Of all the traditional New Year’s recipes, Hoppin’ John is right up there with Peach Melba Pie and Sweet Tea. This Southern-Style dish is best with ham hocks, or just a huge ham bone to flavor the black-eyed peas!

It’s protocol to serve Hoppin’ John on New Year’s Eve, and we have the tried-and-true recipe that will make anyone look forward to the New Year!

Hoppin John in a bowl with rice

What is Hoppin’ John?

There are many dishes thought to bring good luck for the New Year (and good luck dishes vary by region). Hoppin’ John is a delicious rice and beans dish thought to bring prosperity!

It is said that this welcome addition to your new year’s dinner table first appeared in 1847 in Sarah Rutledge’s “The Carolina Housewife” however, there is some debate as to how the name came about. No matter where the name came from, the recipe remains the same: black-eyed peas, hog jowl, ham hocks or a ham-bone, and some seasonings with rice.

Some recipes add different veggies, bacon, and more. I’ve kept this simple.

Hoppin John ingredients in a pot with a wooden spoon

How to Make Hoppin’ John

With the beans prepped overnight you are ready to make this recipe in three simple steps!

  1. Saute veggies and seasonings until onions are translucent and fragrant.
  2. Add remaining ingredients, simmer until beans are tender.
  3. Serve this black beans mixture over seasoned rice.

Running Short on Time? See the recipe below for quick-soaking beans!

Extra Flavor

I add a bit of extra broth to this recipe and use it to cook the rice at the end. The broth is flavored with the ham bone making the rice extra delicious!

If you’re not going to cook your rice in the ham broth, reduce the cooking liquid by 2 cups in this recipe.

Hoppin John in a pot with a wooden spoon and a bowl of rice

What to Serve with Hoppin’ John!

Why, cornbread, of course! Nothing is better than soaking up those delectable juices with a hunk of homemade cornbread! Steamed or boiled collard greans are a traditional side to serve with black eyed peas and ham, but a crisp, green salad with a tangy vinaigrette are excellent choices, too! If you are fresh out of cornbread, pre-packaged flour or corn tortillas will do in a pinch!


Treat Hoppin’ John just like any soup or stew-like entrée. Keep leftovers stored tightly covered in the refrigerator and simply pop into the microwave to reheat.

To freeze, just scoop it into quart-sized freezer bags after it is cooled to room temperature and don’t forget to label with the date!

Classic Southern Dishes

Hoppin John in a bowl with rice
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Hoppin' John

This Southern-Style dish is best with ham chunks, or hocks to bring out the rich flavor of the black-eyed peas and veggies!
Prep Time 20 minutes
Cook Time 1 hour 45 minutes
Total Time 2 hours 5 minutes
Servings 6 servings


  • 1 ½ cups dried black eyed peas rinsed and sorted
  • 1 onion diced
  • 1 green bell pepper diced
  • 2 celery ribs chopped
  • 2 cloves garlic
  • ½ teaspoon dried thyme
  • ¼ teaspoon dried oregano
  • ¼ teaspoon cayenne pepper
  • 8 cups chicken broth low sodium *see note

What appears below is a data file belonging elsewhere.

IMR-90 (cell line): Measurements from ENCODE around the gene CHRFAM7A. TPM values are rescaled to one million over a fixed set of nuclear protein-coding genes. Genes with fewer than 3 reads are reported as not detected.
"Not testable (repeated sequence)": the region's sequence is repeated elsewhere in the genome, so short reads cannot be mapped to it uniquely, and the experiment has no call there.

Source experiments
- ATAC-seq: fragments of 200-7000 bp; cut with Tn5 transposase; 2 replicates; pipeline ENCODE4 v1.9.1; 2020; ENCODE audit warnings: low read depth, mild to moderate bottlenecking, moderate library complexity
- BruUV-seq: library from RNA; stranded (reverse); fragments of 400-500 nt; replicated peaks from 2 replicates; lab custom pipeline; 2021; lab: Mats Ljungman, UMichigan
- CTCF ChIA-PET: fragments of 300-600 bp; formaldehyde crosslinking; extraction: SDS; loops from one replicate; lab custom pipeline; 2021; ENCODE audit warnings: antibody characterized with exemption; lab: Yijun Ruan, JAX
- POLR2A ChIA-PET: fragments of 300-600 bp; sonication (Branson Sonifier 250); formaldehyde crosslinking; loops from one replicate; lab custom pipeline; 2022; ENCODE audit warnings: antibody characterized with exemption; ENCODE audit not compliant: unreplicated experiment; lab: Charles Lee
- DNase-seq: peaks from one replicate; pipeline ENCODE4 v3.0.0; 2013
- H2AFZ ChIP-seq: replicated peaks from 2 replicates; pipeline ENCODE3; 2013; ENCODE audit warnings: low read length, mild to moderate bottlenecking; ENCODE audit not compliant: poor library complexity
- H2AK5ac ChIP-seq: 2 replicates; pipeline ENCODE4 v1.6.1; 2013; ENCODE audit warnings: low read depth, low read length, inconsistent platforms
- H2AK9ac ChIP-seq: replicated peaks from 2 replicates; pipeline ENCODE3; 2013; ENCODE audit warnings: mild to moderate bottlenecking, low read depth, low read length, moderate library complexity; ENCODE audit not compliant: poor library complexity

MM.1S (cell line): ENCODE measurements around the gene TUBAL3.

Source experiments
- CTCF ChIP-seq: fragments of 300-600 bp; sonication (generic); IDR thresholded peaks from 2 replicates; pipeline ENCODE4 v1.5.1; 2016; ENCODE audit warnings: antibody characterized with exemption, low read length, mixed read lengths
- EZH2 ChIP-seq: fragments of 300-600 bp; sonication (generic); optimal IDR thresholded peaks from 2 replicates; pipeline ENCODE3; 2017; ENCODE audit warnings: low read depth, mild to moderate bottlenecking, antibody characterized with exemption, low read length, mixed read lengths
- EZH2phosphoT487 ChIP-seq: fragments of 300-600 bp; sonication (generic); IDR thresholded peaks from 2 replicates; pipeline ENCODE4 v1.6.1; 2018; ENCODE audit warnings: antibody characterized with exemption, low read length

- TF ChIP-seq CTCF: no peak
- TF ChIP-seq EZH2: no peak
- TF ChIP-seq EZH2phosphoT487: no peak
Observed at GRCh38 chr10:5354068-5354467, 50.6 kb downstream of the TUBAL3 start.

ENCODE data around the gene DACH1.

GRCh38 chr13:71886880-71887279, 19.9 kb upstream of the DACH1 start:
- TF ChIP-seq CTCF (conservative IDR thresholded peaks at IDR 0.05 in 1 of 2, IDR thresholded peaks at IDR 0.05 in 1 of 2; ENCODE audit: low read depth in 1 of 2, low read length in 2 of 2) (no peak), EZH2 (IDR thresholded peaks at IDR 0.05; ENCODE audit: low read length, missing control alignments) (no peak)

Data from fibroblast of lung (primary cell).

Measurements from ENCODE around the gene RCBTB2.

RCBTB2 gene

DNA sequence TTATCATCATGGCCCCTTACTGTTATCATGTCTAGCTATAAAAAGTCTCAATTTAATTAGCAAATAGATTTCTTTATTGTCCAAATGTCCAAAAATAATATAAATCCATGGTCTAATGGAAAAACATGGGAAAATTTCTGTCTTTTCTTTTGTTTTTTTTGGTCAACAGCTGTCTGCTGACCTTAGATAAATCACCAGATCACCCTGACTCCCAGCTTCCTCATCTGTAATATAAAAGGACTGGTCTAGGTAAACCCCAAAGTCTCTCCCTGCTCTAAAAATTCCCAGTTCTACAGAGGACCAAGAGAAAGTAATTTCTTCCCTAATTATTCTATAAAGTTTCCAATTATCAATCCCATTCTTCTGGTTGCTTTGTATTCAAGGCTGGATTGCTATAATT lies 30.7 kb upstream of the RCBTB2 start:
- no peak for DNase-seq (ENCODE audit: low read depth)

• 1 ham hock or ham bone (see note)
  • 14 ounces diced tomatoes with juice
  • 1 bay leaf
  • 1 cup long-grain white rice
  • green onions for garnish


  • Soak black-eyed peas in cold water overnight (see note).
  • Add onion, bell pepper, celery, garlic, and seasonings to a soup pot and cook until onion is translucent, about 5 minutes.
  • Add broth, bay leaf, ham bone, and black-eyed peas. Bring to a boil, reduce heat to low and simmer 45-60 minutes or until peas are tender (see note on cook time).
  • Once peas are tender, remove ham hock/bone. Ladle out 2 cups of the broth into a saucepan. Add rice to broth, cover and simmer 15 minutes. Let rest 5 minutes.
  • While rice is cooking, add tomatoes with their juices and meat from the ham bone to the black eyed peas. Allow to simmer uncovered.
  • Remove bay leaf and serve black-eyed peas mixture over cooked rice.


Broth I add 8 cups broth/water so I have enough to cook the rice in. If you are  not using the cooking liquid to cook your rice, reduce the broth to 6 cups.
Ham If you do not have a ham bone or ham hock, cubed ham can be added after the first 30 minutes of cooking.
Quick Soak Beans To quick soak black eyed peas, place in a large saucepan. Add enough water to cover 2" above the peas. Bring to a boil over medium high heat. Boil for 2 minutes. Remove from heat, cover and let sit 60 minutes.
Cook Time Allow for extra time, black eyed peas can sometimes take even longer if they are dried (up to 90 minutes). If your dish is ready ahead of time, simply turn off the heat and keep if covered until serving time.
If using a ham hock in place of a ham bone, I like to allow the hock to simmer for about 60 minutes before adding the peas ot make it extra tender.
5 from 12 votes

Nutrition Information

Calories: 365 | Carbohydrates: 57g | Protein: 20g | Fat: 7g | Saturated Fat: 2g | Cholesterol: 24mg | Sodium: 1307mg | Potassium: 1016mg | Fiber: 6g | Sugar: 6g | Vitamin A: 206IU | Vitamin C: 46mg | Calcium: 106mg | Iron: 6mg

Nutrition information provided is an estimate and will vary based on cooking methods and brands of ingredients used.

Course Ham, Main Course, Soup
Cuisine American

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About the author

Holly is a wine and cheese lover, recipe creator, shopping enthusiast and self appointed foodie. Her greatest passion is creating in the kitchen and making deliciously comforting recipes for the everyday home cook!
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  1. Could this be made in a crockpot? And what could I do to make it a little more spicy? I wanted to try makingthis for my Dad! ;)

    1. I haven’t made this in a slow cooker but I can’t see any reason it wouldn’t work. You could add some diced jalapeno or even a pinch of cayenne pepper to up the heat.